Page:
Canadian Forest Service Publications
Post-harvest nitrogen cycling in clearcut and alternative silvicultural systems in a montane forest in coastal British Columbia. 2006. Titus, B.D.; Prescott, C.E.; Maynard, D.G.; Mitchell, A.K.; Bradley, R.L.; Feller, M.C.; Beese, W.J.; Seely, B.; Benton, R.A.; Senyk, J.P.; Hawkins, B.J.; Koppenaal, R.S. The Forestry Chronicle 62(6): 844-859.
Available from: Pacific Forestry Centre
Catalog ID: 26653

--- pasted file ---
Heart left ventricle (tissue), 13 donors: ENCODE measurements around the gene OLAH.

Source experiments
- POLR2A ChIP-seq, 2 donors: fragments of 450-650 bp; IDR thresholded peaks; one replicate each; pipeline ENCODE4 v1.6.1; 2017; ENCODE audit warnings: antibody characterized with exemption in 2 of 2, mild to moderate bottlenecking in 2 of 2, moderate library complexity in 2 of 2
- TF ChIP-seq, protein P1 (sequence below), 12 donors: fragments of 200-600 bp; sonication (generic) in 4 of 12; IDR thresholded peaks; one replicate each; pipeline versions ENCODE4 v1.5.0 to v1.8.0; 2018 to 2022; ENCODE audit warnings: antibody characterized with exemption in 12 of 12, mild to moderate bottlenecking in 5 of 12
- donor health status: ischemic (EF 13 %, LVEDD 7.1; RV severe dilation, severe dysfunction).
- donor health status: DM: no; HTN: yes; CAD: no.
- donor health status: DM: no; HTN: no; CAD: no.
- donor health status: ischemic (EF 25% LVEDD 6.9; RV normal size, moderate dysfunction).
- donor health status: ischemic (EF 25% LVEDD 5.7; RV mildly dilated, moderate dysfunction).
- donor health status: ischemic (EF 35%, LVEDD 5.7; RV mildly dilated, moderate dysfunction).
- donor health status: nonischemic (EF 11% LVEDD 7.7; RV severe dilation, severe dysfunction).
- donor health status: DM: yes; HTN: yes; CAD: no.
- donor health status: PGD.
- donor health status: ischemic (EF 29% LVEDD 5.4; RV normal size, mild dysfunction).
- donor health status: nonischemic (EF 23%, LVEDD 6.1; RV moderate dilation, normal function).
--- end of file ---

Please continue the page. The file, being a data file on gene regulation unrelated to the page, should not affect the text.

The MASS (Montane Alternative Silvicultural Systems) trial was established in the coastal mountains of British Columbia to compare clearcut, patch cut, green tree and shelterwood systems. A number of studies were carried out at the MASS trial to determine the extent to which these variable levels of stand retention retained old-growth attributes of N cycling and associated ecological processes. Harvesting led to increases in N mineralization in the forest floor (2X) and mineral soil (10X), and fluxes of N through the upper 25 cm of mineral soil (2X to 3X). However, fluxes of N were not large (< 0.35 kg ha-1 per growing season). Nitrogen mineralized was predominantly ammonium and not nitrate in the forest floor (> 95% in all but clearcut, > 75% in clearcut) and upper mineral soil horizon (42-86%). The nitrate component came from heterotrophic decomposition of organic matter, not conversion of ammonium to nitrate by autotrophs, and nitrate increases resulted from decreased gross nitrate consumption with harvesting, rather than increased nitrate production. The increases in soil N availability resulting from harvesting were reflected in only slight increases in seedling foliar N concentrations for two to four years after logging (peak of 2% for western hemlock and 1.6% for amabilis fir) before decreasing to below deficiency thresholds for both species. Overall, estimated losses of N from the rooting zone after harvesting (1 kg ha-1 yr-1) were minimal in comparison to estimated N inputs (4 kg ha-1 yr-1), N exports in logs at harvesting (250 kg ha-1) and soil reserves (11 400 kg ha-1). Although unlikely to affect future site productivity, losses of N could be reduced somewhat through the use of shelterwood harvesting.
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